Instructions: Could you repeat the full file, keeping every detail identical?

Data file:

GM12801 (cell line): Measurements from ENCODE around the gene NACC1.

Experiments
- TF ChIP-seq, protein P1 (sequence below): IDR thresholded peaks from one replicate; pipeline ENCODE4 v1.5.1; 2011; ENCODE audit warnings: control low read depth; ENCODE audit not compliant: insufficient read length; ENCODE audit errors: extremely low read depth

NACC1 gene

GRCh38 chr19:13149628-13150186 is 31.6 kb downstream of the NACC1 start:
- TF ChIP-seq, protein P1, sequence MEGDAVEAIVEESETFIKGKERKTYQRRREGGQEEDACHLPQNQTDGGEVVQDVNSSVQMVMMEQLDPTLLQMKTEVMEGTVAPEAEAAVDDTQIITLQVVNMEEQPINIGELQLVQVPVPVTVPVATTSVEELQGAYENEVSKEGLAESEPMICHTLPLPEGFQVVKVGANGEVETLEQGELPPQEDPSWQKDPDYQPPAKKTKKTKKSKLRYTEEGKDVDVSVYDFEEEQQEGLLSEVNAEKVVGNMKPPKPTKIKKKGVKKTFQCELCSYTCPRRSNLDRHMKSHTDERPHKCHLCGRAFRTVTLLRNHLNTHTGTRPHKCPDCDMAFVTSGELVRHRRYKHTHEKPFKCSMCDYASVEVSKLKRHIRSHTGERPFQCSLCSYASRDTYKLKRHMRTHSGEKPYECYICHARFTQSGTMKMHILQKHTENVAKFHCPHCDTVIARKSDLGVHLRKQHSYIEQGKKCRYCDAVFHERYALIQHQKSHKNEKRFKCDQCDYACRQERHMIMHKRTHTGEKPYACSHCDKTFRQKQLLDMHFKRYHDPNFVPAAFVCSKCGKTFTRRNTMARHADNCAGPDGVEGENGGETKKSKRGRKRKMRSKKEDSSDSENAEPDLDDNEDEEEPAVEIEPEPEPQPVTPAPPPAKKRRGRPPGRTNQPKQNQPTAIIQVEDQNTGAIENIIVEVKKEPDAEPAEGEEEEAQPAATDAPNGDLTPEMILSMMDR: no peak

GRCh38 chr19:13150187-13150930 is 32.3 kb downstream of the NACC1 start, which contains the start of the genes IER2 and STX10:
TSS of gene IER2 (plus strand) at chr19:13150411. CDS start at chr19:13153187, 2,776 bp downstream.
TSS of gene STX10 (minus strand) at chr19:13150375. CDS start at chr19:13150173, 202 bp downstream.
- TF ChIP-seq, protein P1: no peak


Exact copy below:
GM12801 (cell line): Measurements from ENCODE around the gene NACC1.

Experiments
- TF ChIP-seq, protein P1 (sequence below): IDR thresholded peaks from one replicate; pipeline ENCODE4 v1.5.1; 2011; ENCODE audit warnings: control low read depth; ENCODE audit not compliant: insufficient read length; ENCODE audit errors: extremely low read depth

NACC1 gene

GRCh38 chr19:13149628-13150186 is 31.6 kb downstream of the NACC1 start:
- TF ChIP-seq, protein P1, sequence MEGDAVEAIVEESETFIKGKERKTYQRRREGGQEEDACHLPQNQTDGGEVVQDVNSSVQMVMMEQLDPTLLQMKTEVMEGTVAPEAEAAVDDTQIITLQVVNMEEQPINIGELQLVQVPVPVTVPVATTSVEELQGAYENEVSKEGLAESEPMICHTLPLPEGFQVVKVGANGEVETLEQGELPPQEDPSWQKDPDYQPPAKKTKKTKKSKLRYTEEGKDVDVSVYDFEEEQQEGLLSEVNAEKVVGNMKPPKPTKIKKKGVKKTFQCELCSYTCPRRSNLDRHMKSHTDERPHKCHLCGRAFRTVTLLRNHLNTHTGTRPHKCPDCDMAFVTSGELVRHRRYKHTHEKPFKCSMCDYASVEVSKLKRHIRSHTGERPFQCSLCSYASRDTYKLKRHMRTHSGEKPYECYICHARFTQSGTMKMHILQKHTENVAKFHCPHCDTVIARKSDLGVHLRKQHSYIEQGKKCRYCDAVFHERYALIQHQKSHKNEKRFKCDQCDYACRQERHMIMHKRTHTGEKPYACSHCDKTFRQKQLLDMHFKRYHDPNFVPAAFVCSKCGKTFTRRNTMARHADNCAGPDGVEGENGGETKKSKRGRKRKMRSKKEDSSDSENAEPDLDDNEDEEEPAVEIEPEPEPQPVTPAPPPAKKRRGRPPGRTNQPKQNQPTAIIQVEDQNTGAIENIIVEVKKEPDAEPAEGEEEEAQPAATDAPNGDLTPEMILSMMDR: no peak

GRCh38 chr19:13150187-13150930 is 32.3 kb downstream of the NACC1 start, which contains the start of the genes IER2 and STX10:
TSS of gene IER2 (plus strand) at chr19:13150411. CDS start at chr19:13153187, 2,776 bp downstream.
TSS of gene STX10 (minus strand) at chr19:13150375. CDS start at chr19:13150173, 202 bp downstream.
- TF ChIP-seq, protein P1: no peak